The Use of Ritalin as a cure for ADHD Essay

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The Use of Ritalin as a cure for ADHD

Ritalin or ‘Methylphenidate’ is a sympathomimetic agent that indirect acts by stimulating the central nervous system.  It facilities the release dopamine and nor epinephrine at the pre-synaptic neurons, and in this way responsible for changing the level of several substances in the brain.  The drug tends to affect the dopaminergic function.  The drug is utilized in several neurological and psychiatric disorders such as attention-deficit/hyperactivity disorder and narcolepsy.

ADHD is a mental disorder seen usually in young children in whom it may be very difficult to control and is characterized by inattention and hyperactivity.  The condition is more often seen preschool age or beyond this (average age of 7 years).  Narcolepsy is neurological disorder in which the individual becomes excessively sleepy during daytime and fall into attacks of sudden sleep.  For the treatment of ADHD, Ritalin is the most often administered medication in ADHD.  Ritalin is also administered to treat tiredness and depression that does not arise from narcolepsy.

The other conditions in which Ritalin are administered include depression following the development of AIDS or Strokes (especially in the recovery of stroke); elders with a general medical problem, etc.  However, in these conditions it has been found that the standard antidepressants can be much beneficial to the patient, and the only advantage Ritalin would be having over other drugs, that the symptoms are relieved much faster.  The drug may be life-saving in several circumstances as it helps to relieve the depressive symptoms quickly and improve the condition of the patient.  The other conditions in which Ritalin is administered includes:-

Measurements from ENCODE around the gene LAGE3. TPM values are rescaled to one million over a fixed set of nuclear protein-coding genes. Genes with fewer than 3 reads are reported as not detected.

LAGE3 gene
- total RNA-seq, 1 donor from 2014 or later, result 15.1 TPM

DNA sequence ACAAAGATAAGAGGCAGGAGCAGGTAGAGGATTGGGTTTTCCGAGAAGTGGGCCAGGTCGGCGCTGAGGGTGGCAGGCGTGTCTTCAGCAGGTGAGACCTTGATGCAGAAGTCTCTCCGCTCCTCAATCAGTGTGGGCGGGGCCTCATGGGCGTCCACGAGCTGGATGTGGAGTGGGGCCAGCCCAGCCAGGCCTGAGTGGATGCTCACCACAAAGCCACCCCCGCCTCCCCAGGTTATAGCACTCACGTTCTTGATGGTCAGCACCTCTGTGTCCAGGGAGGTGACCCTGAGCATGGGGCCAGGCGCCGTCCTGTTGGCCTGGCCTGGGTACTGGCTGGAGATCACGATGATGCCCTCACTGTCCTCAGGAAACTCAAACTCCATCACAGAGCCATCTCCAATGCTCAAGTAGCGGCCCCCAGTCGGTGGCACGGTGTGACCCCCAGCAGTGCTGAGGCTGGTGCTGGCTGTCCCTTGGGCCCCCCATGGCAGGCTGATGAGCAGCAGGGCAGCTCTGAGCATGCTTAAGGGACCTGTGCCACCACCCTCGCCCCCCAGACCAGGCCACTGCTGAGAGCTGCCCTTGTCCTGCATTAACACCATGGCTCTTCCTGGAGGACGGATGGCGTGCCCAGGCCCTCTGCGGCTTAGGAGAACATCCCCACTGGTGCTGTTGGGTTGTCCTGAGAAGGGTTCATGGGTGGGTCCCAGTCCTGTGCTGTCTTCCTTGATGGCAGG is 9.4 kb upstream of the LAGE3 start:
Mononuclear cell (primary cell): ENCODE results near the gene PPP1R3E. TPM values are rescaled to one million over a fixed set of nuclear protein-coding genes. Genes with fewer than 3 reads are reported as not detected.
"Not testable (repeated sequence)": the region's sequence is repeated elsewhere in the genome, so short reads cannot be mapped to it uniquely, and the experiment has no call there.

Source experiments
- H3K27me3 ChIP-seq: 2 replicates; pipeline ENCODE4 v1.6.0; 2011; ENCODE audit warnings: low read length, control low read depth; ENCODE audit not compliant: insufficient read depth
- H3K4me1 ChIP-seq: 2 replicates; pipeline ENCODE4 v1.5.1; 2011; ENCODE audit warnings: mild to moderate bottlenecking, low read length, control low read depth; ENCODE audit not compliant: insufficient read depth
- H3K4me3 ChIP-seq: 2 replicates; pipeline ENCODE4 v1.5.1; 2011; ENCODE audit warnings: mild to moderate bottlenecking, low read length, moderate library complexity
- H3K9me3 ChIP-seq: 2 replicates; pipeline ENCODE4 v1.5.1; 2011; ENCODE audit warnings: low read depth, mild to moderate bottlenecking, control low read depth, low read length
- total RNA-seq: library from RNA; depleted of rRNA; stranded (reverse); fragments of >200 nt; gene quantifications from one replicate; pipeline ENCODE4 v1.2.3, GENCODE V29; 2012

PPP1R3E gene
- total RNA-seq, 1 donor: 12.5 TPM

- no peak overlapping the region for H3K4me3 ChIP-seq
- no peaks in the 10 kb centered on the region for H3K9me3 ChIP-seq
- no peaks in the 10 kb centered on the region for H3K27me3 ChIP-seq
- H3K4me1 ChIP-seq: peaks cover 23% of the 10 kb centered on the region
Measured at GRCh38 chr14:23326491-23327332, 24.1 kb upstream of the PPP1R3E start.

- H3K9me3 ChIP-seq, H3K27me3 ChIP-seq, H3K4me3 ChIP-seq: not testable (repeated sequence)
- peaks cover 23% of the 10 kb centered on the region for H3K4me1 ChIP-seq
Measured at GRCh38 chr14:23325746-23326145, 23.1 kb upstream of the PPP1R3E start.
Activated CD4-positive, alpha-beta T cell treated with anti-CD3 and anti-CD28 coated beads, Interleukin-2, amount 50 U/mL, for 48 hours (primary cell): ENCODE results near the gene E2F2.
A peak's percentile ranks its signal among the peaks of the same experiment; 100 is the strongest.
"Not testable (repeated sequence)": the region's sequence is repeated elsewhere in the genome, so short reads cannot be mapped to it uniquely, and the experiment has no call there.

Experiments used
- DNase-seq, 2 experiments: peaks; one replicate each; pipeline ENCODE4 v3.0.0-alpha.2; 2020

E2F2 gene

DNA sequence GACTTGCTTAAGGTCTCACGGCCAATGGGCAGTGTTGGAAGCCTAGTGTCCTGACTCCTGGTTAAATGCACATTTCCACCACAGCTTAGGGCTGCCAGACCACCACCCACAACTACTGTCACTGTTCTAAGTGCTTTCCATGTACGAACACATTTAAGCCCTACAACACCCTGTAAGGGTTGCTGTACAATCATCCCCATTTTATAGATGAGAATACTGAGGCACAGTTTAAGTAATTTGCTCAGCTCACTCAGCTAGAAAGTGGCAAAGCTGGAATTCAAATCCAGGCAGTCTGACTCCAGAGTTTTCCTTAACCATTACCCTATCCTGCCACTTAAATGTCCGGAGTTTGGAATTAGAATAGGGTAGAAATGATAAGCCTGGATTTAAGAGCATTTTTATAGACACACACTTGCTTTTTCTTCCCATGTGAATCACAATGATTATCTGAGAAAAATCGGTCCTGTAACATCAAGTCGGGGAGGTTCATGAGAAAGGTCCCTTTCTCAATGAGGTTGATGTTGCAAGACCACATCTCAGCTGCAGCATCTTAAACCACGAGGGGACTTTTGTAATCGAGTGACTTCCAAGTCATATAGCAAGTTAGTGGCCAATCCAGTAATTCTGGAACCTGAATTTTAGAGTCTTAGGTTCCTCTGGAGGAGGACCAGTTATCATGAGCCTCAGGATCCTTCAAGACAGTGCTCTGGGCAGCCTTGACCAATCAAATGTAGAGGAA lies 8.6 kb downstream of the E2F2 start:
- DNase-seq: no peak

• Apathy (especially when it is serious following a general physical disorder )
  • AIDS-dementia
  • Traumatic brain injury with depressive symptoms
  • Cancer patients with cognitive slowing
  • Patients admitted opioids having developed somnolence
  • Adults with depression in whom the usual antidepressants have not worked
  • Tourette’s syndrome (Dodson, 2001, & Moore, 2004)

            Ritalin is available in several forms including:-

  • Chewable tablets
  • Liquid solutions
  • Extended-release tablets
  • Long-acting tablets – releases the drug over a long period of time (Dodson, 2002)

            Ritalin consumed in the form of chewable tablets or solution is given 2 to 3 times a day, about 30 minutes before food.  Before going to bed, the individual should consume one tablet.  Longer-acting forms of Ritalin are usually consumed once daily in the mornings, before food.  After the tablet has been consumed, the individual should consume a glass of water (as the tablet can swell and block the throat leading to several complications such as breathing problems).  Longer-acting forms of Ritalin are not available in the form of chewable tablets, and hence do not swell up when consumed.  The psychiatrist would usually prescribe lower dosage of the drug and then slowly increase the dosage over a week (Dodson, 2001, & Moore,

            Ritalin is available in the form of immediate acting and long-acting preparations.  The half life of the immediate acting forms is 2 to 6 hours, producing their effect within 2 hours.  The long acting form produces its effect in 3 to 8 hours, and has a half-life of 3 to 6 hours.  The liver helps to convert the Ritalin into an inactive form known as ‘ritalinic acid’.

  The over dosage effects of Ritalin are similar to that of amphetamine.  In order to combat over dosage, clonazepam is administered to help curb the agitation and the high blood pressure levels.  Besides, lorazepam is administered to help control seizures.  Some of the signs of over dosage include sleeplessness, headache, irritability, agitation, seizures, tremors, palpitations, etc.  As titration for other stimulants such as amphetamine is usually not required, the chances of over dosage usually do not appear, and hence amphetamine is usually preferred (Dodson, 2001, & Moore, 2004).